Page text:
happens in politics - there is opportunism on both sides, by the
makers and by the broadcasters. The broadcasters know that a video
full of praise for the system won't make any trouble for them,
and the creators know perfectly well that they will get on television
much faster if they write a song, produce a video or film, or
paint a picture in praise of a political figure."
Cuban system needs to be reformed is widely accepted in the country.
I have been told often that the decision 'forced on us by the
embargo' to follow the old Soviet model was 'not beneficial.'
The choice now is Washington or Caracas.
And while a tiny layer of the Cuban elite will be tempted by the
dollars, most Cubans would prefer a different model. They will
not wish to see an end to their health and education systems,
but they do want more economic and political diversity, even though
the model of the Big Neighbour under whose shadow they live does
not exactly offer that choice.
Tariq Ali's new book, Pirates Of The Caribbean: Axis Of Hope,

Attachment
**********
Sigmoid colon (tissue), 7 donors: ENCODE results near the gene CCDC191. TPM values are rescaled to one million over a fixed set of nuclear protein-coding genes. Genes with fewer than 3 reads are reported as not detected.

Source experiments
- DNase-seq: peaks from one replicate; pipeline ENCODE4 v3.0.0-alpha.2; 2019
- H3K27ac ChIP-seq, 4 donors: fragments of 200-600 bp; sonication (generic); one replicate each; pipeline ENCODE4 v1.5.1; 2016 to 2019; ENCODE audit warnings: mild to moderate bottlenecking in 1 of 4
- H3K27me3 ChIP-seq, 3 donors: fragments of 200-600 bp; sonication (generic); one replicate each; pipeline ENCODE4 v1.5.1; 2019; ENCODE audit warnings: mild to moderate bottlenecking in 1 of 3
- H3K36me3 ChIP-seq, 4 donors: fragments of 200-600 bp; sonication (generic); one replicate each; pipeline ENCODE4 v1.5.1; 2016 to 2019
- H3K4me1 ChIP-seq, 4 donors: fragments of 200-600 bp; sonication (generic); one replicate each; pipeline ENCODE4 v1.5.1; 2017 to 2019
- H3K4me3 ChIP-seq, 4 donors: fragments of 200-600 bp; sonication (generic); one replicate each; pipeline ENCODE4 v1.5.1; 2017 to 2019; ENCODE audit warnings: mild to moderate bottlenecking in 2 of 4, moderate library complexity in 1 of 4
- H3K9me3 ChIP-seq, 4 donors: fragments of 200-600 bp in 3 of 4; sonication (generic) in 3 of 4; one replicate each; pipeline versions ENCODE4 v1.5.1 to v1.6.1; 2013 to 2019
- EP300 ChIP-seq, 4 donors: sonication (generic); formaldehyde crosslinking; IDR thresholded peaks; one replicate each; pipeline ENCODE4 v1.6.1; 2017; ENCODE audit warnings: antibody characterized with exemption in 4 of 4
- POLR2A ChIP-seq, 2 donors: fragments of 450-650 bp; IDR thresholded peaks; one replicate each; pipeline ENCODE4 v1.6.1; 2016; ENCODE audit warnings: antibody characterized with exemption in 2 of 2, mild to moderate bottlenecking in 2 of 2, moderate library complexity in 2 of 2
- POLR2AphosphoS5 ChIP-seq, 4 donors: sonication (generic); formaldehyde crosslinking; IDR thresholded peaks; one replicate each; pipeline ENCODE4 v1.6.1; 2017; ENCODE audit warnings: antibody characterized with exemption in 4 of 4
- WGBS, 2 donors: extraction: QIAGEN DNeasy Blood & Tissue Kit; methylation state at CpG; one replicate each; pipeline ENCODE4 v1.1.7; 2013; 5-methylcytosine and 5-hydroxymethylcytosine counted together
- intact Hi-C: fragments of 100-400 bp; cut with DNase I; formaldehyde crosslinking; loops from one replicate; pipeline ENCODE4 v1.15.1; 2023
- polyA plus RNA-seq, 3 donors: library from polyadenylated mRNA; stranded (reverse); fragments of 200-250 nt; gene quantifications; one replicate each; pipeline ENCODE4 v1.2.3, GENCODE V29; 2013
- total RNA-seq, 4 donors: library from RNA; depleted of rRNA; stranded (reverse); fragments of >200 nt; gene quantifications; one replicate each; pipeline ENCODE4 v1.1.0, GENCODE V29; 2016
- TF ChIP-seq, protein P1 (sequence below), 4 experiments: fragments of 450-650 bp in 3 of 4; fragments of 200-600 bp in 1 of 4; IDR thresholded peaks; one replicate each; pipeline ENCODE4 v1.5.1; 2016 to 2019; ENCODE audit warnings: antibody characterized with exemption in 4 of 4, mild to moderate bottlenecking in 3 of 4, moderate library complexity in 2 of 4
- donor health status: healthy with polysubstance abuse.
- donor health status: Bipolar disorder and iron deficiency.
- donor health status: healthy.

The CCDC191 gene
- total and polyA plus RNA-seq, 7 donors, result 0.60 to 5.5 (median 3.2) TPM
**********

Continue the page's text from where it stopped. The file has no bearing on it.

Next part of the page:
is published by Verso. He also wrote Rough Music: Blair,
Bombs, Baghdad, Terror, London (Verso); Street Fighting
Years (new edition) and, with David Barsamian,Speaking of
Empires & Resistance. He can be reached at firstname.lastname@example.org
here to order Tariq Ali books.
Other articles by Tariq Ali:
New Clashes In Islamabad
Adieu, Blair, Aideu
The Khyber Impasse
The War Is Already Lost
Venezuela And The Bolivarian Dream
A Bavarian Provocation
A Protracted Colonial War
On The Death Of Pramoedya Ananta Toer
Iraq's Destiny Still Rests Between God, Blood And Oil
A Despised Leader Suffers His First Loss
Pakistan Will Never Forget This Horror
The Logic Of Colonial Rule
A Viler Barbarism
The Price Of Occupation
The New Ultra-Imperialism Of The World
"They Think God Runs The IMF"
Imperial Delusions: "Domocracy Promotion" And Resistance
The New Model Of Imperialism: Saddam On Parade
The Importance Of Hugo Chavez: Why He Crushed The Oligarchs
Getting Away With Murder
The War Is Not Going Well For Bush